Big Brother – Mobile Phone Tracking Technology
“Big Brother” is watching your mobile
You’ve seen it in the movies and on American television shows such as “24”. Jack Bauer puts a trace on a mobile number and in minutes they have the suspect’s exact position displayed on a hi-tech phone map. It all sounds like Hollywood fiction or a secret service spying fantasy, but you may be surprised to learn that not only does such technology exist, it is also now available for anyone to use in mainland Great Britain casus program!
Mobile phone tracking was quietly launched in mainland Great Britain during 2003. Currently it works on T-Mobile, Vodafone, Orange and O2 standard GSM networks and that includes Pay As You Go phones, but other networks such as 3 and Virgin will follow soon, along with support for 3G networks. Surprisingly no extra hardware is required and it will work on any standard handset – even older models – providing you have the permission of the person you want to track. You don’t even have to use the internet, although many tracking services require you to register and view the location maps online.
The technology behind this new tracking service is surprisingly simple. All mobile phones work by being constantly in touch with the nearest phone mast to maintain good reception. You can sometimes even hear these signals as funny chirruping/clicking sounds if you place a mobile phone close to a loudspeaker or radio. What mobile tracking does is measure the distance the signal travels from the phone to the phone mast. A bit like counting how long it takes to hear a clap of thunder, after a flash of lighting, to calculate how far away a storm is, only in this case it’s a lot more sophisticated as it uses more than one mast to triangulate the position. The one drawback is the phone has to be switched on, so it won’t work on a lost mobile after the battery has run down!
GSM mobile phone tracking is cheaper, but less accurate than GPS satellite tracking which has been used for many years by the road haulage industry and in car Sat Navigators. Unlike GPS, GSM won’t show you what street the mobile is on. What it will do though is show you a radius of where it is likely to be. The accuracy will vary on a number of factors, such as the landscape (i.e. is it flat or hilly), how many phone masts are nearby (towns are much better than the countryside in this respect for network coverage) and even the weather will affect the results slightly, but the best accuracy is usually up to 50 to 100 metres. Obviously this is enough to find a person or stolen vehicle, but not always a lost phone.
Setting up mobile phone tracking is easy and normally only takes a few minute to complete. Registration methods vary depending on which company you choose, but they all share similar guidelines. These codes of conduct have been laid down by the phone network operators to prevent misuse, such as by paedophiles. The first is that you must provide your full name and address and a valid form of online payment (either a credit or debit card) which must match the address of the person making the application.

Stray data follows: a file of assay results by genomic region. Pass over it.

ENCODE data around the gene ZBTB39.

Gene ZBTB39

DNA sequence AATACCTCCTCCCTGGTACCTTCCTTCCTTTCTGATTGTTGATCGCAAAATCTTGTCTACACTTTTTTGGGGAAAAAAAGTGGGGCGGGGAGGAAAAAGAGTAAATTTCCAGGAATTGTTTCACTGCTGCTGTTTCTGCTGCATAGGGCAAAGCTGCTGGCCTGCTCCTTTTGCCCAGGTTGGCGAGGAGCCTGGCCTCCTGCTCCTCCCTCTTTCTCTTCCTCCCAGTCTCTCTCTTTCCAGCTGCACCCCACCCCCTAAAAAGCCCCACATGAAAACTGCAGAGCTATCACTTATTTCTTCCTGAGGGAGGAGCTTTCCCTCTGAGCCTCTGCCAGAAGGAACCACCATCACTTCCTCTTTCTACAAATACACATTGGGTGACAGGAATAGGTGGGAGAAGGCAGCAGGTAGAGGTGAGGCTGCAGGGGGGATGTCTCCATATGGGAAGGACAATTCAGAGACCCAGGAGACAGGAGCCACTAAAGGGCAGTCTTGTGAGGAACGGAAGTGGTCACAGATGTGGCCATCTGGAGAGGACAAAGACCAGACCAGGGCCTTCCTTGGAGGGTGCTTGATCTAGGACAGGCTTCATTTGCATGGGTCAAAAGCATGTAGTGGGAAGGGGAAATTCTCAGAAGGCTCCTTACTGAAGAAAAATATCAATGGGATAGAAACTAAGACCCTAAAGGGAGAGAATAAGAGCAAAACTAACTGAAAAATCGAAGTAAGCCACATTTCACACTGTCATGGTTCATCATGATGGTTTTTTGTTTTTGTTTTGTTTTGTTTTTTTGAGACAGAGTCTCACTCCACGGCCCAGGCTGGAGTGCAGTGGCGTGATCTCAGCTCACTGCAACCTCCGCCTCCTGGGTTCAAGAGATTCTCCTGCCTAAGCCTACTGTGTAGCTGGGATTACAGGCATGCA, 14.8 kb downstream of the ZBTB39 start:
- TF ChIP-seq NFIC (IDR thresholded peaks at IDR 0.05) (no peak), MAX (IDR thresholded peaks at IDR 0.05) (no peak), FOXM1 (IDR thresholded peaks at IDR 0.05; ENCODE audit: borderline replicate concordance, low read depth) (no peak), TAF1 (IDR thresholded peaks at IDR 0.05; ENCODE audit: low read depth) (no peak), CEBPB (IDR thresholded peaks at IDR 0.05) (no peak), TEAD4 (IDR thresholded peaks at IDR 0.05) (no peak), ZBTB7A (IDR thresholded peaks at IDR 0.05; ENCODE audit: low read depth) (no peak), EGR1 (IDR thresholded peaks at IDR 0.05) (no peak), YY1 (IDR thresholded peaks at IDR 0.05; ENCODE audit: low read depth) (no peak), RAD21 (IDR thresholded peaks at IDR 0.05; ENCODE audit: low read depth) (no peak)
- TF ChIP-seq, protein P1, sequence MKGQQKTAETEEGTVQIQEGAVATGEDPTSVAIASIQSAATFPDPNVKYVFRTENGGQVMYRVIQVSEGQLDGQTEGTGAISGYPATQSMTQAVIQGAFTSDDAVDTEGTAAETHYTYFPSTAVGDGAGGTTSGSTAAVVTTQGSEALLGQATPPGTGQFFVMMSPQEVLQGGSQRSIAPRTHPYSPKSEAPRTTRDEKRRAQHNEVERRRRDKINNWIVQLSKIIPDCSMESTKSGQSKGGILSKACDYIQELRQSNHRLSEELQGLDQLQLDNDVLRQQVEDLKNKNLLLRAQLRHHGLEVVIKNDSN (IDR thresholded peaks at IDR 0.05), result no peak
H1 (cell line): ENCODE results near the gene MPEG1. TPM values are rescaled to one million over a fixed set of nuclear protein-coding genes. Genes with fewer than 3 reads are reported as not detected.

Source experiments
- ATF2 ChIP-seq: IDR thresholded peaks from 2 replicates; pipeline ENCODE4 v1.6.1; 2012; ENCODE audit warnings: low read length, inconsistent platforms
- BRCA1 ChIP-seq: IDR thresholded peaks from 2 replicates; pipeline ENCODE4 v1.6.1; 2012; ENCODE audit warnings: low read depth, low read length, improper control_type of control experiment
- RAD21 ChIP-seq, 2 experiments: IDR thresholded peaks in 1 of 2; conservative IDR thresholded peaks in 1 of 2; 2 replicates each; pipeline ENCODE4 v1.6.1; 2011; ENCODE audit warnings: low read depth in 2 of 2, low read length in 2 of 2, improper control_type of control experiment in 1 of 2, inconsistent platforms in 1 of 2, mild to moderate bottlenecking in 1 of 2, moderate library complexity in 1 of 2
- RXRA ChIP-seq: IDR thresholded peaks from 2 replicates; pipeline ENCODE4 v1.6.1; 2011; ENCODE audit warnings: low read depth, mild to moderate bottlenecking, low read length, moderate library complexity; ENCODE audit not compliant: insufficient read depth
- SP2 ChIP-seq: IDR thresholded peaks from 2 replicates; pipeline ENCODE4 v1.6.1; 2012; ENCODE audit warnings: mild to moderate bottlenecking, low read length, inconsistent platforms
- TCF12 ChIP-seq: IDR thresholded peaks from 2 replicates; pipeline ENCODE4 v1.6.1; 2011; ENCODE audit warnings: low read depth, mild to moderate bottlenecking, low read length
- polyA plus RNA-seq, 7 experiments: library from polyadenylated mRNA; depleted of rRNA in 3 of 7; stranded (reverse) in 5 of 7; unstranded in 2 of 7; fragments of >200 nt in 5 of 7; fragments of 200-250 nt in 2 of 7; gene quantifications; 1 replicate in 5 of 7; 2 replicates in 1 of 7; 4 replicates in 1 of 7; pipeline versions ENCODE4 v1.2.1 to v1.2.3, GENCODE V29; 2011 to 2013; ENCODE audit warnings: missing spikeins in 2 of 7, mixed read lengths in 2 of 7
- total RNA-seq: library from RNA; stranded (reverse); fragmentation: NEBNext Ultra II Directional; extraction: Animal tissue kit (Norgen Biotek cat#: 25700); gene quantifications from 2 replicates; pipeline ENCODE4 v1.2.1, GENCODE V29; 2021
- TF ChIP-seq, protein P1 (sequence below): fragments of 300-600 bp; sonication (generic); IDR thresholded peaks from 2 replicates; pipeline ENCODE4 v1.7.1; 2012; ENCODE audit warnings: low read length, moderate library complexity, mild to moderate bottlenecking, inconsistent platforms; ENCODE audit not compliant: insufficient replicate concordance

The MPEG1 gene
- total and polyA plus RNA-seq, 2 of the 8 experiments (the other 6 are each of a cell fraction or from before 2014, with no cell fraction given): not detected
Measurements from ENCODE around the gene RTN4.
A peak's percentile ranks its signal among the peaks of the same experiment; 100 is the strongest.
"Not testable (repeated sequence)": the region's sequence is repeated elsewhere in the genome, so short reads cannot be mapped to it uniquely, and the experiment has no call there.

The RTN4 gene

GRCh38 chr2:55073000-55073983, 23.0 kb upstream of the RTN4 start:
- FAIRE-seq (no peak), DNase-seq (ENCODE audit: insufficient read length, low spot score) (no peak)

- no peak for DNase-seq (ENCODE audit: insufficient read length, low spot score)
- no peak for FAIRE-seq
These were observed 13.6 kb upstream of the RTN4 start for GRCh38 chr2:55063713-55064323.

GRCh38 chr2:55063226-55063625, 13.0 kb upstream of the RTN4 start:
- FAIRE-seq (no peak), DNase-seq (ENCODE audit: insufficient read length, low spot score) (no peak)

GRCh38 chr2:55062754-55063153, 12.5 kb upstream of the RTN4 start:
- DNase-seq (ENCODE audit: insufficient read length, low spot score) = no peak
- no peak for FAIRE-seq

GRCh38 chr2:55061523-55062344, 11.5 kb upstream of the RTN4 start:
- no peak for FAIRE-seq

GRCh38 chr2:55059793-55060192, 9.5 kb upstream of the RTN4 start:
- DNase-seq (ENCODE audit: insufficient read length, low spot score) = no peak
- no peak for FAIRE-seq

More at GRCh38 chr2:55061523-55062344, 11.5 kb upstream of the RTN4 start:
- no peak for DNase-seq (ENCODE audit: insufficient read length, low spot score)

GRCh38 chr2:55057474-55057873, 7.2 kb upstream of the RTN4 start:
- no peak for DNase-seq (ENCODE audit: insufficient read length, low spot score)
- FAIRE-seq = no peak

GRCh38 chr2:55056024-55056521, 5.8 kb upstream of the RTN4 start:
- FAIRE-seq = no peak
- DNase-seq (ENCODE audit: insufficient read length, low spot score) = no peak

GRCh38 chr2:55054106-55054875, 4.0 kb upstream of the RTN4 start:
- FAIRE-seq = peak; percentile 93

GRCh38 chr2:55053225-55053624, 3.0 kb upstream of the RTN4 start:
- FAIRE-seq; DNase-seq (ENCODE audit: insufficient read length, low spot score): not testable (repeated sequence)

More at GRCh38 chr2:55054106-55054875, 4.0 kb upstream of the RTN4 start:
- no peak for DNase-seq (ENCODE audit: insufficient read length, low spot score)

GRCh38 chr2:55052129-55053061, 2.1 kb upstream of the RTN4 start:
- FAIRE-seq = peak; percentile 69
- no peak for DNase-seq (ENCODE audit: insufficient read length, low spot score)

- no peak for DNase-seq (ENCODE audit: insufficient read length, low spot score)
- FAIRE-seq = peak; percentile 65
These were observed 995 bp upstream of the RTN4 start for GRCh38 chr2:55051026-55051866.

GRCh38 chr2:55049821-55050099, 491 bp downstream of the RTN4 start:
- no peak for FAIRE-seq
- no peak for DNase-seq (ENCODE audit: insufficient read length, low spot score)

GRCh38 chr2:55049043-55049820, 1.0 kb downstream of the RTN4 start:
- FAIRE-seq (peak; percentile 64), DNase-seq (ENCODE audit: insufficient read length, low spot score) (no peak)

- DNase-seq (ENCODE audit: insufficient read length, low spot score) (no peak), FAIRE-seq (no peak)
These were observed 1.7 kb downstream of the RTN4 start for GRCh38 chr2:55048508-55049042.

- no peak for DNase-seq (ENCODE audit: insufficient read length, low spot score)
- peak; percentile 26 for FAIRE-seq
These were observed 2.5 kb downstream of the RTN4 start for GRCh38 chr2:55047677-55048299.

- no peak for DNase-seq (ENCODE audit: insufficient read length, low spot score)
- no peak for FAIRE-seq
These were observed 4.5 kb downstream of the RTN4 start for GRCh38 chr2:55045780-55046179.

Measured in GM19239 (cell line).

You also need the permission of the person you intend to track! This is usually taken care of for you by the service provider automatically sending an SMS text message to the mobile number. This normally includes a password, or short code, which you’ll need to be able to activate the phone. Once you have done that you can start tracking! Most service providers allow you to view the maps as a web page and some services such as http://www.traceamobile.co.uk also allow you to see it as a text message on your mobile.
Sales of mobile phone tracking have been brisk, according to Trace A Mobile’s Managing Director Jonathan Cook. “Since launching in October 2003, we have signed up thousands of customers who are both family and business users. We have also covered major sporting events, like the London Marathon and the Great North Run for the BBC, who wanted to track the location of celebrity fun runners, such as Nell McAndrew and Ranulph Fiennes, who were carrying mobiles. All of this has generated a lot of media interest and publicity.”
Business users have also been quick to spot the advantages of mobile phone tracking to find people on the move. Obvious business benefits include being able to track the location of deliveries, eg van drivers, or monitor sales reps or staff on call outs. It is even being used to retrieve stolen assets where a “tracked” phone has been placed somewhere out of sight inside a vehicle acting as a passive “phone finder” unit.
One of the leading mobile phone tracking companies catering for this growing B2B market is although they are keen to stress – just like the domestic versions of the service – that employees have to give their consent to being tracked. It would seem though that employees are happy to be tracked, as long as they are kept informed and made aware of the potential safety benefits it offers them, eg not needing to answer so many calls from head office while driving or should they get into difficulties in a medical emergency, or if they find their life is in danger and they are unable to call for help.